Lenovo, which has made a global commitment to selling more PCs to consumers, could soon acquire Packard Bell.

Once a major brand name in the U.S., Packard Bell is based in the Netherlands and ranks among market share leaders in consumer and business sales.

Lenovo issued a statement Tuesday saying the world’s third leading PC manufacturer was working through a third party to acquire Packard Bell. The company did not disclose any details of the “memorandum of understanding.”

“The Company is currently continuing negotiation with the independent third party and undertaking certain necessary inquiries with third parties and/or government bodies in preparation for the entering into of definitive agreements for such proposed acquisition,” Lenovo said.

Lenovo is coming off a strong quarterly earnings report in which profits climbed by 12 fold over a year earlier. The company also plans to see a PC in China for under $200, and to broaden the appeal of its laptops Lenovo is adding preloaded Linux software from Novell on some models.

Acer, while trails Lenovo in global PC sales, has been publicly touting plans to make an acquisition. Packard Bell had been mentioned as a target. So, too, has been Gateway in the U.S.

John Hui, who lives in Taiwan and owns Packard Bell, confirmed the potential deal.

"Lenovo and I have indeed signed a MOU granting them exclusivity to purchase Packard Bell once all regulatory and contract obligations are fulfilled," Hui said, according to IDG News Service.

"The (intended) acquisition signifies Lenovo’s determination, commitment, and long-term planning in entering the PC consumer market after it has successful completed its merger with IBM PC," Hui said. "Packard Bell will provide Lenovo a spearhead into Europe and a jump start into the PC consumer market."

Hui bought Hewlett Packard from NEC last September.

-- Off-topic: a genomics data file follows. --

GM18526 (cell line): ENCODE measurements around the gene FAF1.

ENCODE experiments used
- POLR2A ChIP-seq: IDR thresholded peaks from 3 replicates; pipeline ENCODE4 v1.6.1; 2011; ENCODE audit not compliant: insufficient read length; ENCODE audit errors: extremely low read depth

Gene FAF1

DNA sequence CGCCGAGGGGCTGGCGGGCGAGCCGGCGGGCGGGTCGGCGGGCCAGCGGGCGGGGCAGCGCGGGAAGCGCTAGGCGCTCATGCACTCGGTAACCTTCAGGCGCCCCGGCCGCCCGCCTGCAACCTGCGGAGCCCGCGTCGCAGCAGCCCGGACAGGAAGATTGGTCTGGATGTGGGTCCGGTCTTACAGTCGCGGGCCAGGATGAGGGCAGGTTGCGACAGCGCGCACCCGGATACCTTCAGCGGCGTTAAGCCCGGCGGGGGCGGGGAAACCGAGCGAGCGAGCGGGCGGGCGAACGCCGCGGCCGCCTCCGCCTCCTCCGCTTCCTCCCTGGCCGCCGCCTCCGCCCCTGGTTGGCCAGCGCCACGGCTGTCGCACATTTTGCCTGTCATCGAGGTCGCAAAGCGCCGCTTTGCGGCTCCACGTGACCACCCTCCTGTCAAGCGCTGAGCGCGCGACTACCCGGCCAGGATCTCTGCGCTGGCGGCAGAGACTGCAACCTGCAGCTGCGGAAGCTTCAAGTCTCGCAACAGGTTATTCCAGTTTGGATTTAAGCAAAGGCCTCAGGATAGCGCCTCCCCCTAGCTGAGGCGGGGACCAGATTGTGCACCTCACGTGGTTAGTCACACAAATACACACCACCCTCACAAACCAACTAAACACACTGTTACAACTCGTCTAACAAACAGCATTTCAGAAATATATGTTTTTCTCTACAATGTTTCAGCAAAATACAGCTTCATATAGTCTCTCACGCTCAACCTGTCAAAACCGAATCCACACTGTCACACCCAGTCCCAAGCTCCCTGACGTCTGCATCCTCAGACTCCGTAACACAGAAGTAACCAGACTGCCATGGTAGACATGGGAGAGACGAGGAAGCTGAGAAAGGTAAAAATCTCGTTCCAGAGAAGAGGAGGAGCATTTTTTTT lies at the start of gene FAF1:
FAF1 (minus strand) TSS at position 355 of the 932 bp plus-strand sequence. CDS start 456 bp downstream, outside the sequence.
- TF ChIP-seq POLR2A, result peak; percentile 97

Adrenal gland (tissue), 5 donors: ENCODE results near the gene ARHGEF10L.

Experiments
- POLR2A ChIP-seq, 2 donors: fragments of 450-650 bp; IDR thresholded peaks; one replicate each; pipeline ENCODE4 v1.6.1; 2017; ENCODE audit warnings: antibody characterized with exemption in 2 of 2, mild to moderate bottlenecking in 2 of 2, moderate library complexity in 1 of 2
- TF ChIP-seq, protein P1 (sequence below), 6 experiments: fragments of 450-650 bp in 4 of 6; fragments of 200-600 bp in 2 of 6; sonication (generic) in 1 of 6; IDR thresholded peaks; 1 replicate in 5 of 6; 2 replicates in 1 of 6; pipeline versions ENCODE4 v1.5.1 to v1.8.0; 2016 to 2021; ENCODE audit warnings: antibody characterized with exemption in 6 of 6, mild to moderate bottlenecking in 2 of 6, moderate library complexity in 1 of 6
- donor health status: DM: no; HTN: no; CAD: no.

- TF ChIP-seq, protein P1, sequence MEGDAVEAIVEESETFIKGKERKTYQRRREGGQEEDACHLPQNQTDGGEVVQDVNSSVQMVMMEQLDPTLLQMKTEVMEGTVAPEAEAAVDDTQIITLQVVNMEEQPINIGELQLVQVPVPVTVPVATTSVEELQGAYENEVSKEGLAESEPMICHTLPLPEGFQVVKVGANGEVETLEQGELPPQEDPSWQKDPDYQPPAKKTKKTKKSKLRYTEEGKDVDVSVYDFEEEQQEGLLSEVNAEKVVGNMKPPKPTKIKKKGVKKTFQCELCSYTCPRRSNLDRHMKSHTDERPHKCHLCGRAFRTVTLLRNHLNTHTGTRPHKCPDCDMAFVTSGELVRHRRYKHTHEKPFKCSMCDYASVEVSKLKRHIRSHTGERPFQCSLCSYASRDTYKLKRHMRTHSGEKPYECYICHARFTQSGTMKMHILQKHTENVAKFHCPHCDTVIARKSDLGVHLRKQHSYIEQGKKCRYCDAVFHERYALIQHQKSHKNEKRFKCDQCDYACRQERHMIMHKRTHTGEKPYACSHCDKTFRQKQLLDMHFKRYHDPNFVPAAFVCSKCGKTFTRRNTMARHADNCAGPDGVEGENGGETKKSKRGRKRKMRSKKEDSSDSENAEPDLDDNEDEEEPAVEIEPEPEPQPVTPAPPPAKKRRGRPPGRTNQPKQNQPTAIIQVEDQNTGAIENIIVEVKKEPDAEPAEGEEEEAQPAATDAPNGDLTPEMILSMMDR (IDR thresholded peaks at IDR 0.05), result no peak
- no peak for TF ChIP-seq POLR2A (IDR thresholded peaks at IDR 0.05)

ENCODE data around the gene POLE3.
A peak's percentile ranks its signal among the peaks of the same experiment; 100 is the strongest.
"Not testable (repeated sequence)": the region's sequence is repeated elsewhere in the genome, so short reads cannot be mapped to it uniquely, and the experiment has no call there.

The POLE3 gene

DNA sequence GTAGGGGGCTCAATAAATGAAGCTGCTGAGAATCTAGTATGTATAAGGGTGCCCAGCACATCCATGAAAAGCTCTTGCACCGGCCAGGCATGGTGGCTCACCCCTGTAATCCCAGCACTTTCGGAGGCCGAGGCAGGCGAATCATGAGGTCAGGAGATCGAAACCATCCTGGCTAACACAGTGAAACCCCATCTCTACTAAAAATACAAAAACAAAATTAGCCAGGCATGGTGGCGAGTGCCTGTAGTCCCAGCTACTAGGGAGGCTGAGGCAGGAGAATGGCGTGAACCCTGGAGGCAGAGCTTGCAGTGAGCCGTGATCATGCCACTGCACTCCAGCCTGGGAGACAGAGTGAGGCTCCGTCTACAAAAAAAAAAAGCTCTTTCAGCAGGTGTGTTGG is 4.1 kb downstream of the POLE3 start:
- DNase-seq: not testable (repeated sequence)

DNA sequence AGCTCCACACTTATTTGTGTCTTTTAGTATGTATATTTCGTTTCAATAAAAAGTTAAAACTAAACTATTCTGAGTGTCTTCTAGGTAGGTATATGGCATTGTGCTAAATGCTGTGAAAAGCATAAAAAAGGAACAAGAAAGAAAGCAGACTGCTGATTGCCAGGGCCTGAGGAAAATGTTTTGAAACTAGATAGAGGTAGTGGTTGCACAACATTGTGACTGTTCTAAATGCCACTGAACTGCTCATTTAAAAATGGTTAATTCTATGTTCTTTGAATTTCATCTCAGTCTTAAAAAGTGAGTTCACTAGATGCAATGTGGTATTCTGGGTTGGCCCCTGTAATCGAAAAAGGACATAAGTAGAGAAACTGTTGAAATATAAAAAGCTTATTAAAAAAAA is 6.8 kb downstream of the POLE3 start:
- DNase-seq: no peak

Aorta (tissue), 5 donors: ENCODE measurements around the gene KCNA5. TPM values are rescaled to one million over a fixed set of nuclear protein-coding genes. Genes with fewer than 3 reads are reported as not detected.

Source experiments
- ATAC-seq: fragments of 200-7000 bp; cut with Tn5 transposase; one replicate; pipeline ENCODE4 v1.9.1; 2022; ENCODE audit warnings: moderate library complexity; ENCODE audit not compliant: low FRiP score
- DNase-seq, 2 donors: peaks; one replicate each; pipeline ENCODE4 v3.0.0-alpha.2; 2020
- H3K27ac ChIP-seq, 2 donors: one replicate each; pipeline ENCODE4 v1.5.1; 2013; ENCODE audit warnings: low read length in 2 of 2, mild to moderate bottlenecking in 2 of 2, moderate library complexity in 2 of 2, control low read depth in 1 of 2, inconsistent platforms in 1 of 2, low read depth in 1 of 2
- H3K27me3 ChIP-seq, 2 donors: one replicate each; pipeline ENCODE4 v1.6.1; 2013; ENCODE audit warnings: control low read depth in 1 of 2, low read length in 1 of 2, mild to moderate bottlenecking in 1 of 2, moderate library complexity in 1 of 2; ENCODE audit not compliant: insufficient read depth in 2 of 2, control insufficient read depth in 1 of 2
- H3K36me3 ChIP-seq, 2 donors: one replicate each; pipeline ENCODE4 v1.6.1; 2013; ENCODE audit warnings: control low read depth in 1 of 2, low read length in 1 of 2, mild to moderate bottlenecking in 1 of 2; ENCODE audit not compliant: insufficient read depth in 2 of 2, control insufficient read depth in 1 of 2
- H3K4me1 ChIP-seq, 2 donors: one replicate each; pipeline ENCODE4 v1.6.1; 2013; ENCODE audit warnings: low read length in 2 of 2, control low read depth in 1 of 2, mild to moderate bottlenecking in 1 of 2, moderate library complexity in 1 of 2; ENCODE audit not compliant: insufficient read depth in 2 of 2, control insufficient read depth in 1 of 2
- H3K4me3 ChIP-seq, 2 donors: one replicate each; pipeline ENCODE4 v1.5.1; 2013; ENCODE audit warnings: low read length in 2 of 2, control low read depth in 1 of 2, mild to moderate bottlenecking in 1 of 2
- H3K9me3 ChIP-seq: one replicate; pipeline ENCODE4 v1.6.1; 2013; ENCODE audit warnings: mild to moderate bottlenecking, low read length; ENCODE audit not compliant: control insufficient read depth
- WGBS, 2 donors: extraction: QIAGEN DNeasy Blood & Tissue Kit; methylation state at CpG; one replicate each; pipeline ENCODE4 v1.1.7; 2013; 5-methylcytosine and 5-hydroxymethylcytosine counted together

In global sales, Lenovo leads Acer 8.3 percent to 7.2 percent market share. Both companies trail No. 1 HP and No. 2 Dell by a wide margin, according to analyst firm IDC.

Packard Bell also sells consumer electronics.

Lenovo, which purchased the personal computer arm of IBM in 2005 and has its headquarters in both Beijing and Raleigh, N.C., is the world’s third-largest computer maker by shipments.

Packard Bell is the No. 4 seller of desktops and No. 6 in laptops in Western Europe.

Should Lenovo acquire Packard Bell, it would become the fourth largest PC vendor in Western Europe.

Packard Bell had $2.1 billion in revenues in 2006.

JPMorgan analyst told Bloomberg news that the deal would be a boost for Lenovo.

“Lenovo has no consumer presence in Europe and Packard Bell is strong in countries like U.K., France and Italy,” said Charles Guo, an analyst at JPMorgan. “These are important markets.”

This spring, Lenovo launched a worldwide effort to increase sales to consumers. The leader of the initiative is Lenovo Chairman Yang Yuanqing, who has been called China’s Bill Gates.

An acquisition would give Lenovo a sales boost, IDC analyst Richard Shim told the Wall Street Journal. However, John Spooner, an analyst at Technology Business Research, noted that Lenovo would face a challenge of incorporating a new brand just as it did when it acquired IBM.